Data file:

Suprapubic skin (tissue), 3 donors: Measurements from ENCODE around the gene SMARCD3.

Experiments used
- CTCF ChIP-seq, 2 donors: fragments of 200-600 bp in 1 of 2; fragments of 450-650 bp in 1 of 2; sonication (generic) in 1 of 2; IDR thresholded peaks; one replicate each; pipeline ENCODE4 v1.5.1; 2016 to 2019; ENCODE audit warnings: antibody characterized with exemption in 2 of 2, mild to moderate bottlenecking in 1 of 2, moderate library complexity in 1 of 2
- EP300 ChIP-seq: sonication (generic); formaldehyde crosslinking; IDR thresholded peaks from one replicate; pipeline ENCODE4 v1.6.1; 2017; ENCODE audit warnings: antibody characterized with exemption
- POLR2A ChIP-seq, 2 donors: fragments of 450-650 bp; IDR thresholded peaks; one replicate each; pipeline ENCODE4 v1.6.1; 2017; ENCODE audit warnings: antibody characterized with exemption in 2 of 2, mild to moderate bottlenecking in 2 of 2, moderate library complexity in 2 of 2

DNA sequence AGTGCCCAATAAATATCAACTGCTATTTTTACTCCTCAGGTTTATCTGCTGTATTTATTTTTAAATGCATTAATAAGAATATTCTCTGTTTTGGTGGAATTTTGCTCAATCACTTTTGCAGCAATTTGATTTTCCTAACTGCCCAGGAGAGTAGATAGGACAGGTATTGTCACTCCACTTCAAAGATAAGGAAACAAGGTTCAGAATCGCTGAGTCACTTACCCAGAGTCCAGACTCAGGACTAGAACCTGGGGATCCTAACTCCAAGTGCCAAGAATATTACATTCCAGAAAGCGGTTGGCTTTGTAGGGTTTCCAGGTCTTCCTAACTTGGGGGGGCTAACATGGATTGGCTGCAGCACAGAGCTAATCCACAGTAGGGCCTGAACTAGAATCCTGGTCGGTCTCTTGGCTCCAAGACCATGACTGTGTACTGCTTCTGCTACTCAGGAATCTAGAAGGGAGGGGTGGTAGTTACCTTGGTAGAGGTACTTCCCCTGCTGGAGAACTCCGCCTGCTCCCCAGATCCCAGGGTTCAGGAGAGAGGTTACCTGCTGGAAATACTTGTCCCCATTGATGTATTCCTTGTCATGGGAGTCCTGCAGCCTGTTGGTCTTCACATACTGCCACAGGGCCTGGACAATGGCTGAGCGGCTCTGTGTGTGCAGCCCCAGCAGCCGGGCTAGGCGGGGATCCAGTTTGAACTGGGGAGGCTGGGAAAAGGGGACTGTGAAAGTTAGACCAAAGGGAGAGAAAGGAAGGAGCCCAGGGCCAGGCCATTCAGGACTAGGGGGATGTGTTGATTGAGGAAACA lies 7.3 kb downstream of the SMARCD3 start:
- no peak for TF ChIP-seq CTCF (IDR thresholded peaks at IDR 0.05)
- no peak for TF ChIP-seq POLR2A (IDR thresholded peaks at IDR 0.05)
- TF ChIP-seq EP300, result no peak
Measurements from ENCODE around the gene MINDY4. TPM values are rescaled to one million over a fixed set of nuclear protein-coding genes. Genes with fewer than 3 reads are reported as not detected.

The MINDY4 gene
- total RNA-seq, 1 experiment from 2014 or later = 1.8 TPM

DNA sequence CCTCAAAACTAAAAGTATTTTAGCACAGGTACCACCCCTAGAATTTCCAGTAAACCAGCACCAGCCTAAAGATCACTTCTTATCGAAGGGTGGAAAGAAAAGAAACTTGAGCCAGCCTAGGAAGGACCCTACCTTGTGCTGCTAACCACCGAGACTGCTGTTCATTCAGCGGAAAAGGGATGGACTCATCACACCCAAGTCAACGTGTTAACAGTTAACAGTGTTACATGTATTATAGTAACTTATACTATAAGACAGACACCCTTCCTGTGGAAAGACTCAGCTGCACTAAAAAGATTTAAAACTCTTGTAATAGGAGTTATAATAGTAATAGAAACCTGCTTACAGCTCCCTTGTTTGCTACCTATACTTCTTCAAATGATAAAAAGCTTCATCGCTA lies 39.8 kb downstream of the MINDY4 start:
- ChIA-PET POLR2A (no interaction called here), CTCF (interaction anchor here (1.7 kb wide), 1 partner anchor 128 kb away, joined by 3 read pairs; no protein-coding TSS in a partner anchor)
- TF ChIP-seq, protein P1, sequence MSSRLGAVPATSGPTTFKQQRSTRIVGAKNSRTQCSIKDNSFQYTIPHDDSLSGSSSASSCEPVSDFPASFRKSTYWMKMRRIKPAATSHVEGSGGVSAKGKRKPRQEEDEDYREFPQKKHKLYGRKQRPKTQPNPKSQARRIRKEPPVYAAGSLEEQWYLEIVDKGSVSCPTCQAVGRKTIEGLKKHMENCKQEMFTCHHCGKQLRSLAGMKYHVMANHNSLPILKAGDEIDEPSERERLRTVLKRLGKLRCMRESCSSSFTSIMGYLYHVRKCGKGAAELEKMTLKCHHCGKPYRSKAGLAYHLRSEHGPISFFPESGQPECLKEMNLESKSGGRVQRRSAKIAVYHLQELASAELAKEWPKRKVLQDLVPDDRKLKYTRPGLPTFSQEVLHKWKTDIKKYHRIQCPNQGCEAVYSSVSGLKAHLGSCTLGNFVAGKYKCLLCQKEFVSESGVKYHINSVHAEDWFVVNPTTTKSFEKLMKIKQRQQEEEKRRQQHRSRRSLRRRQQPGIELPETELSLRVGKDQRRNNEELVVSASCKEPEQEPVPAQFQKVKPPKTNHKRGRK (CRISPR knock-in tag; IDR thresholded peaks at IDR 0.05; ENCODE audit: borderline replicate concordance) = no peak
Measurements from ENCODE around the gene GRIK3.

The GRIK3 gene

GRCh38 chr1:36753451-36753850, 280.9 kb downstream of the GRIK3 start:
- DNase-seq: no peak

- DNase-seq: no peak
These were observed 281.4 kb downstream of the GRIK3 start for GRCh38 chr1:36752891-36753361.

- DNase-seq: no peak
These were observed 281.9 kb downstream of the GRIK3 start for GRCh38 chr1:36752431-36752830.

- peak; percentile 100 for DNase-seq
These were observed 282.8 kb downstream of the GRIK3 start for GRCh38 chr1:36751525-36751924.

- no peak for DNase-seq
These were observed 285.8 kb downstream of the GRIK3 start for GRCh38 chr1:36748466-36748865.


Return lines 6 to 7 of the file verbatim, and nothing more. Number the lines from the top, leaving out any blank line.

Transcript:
DNA sequence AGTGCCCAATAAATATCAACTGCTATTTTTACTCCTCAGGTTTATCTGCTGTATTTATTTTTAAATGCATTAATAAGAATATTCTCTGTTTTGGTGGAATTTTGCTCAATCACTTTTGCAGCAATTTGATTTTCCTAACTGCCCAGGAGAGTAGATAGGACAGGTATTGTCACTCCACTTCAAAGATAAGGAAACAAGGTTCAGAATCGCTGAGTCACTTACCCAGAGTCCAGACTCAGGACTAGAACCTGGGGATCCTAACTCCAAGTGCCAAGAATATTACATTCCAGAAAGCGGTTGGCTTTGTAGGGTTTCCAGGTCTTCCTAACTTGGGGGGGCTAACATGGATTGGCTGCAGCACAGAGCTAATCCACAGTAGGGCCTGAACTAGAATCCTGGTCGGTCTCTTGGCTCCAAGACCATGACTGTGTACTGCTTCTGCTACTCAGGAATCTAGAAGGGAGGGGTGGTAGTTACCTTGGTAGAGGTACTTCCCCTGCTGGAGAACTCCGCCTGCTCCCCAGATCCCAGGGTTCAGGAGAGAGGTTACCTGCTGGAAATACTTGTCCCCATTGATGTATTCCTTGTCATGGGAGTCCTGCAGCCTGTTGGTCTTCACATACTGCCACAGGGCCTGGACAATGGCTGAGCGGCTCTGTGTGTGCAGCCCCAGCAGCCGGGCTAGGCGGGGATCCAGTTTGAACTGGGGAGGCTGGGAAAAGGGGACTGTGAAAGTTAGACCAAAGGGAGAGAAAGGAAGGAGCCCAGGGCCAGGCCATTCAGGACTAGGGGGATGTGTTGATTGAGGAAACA lies 7.3 kb downstream of the SMARCD3 start:
- no peak for TF ChIP-seq CTCF (IDR thresholded peaks at IDR 0.05)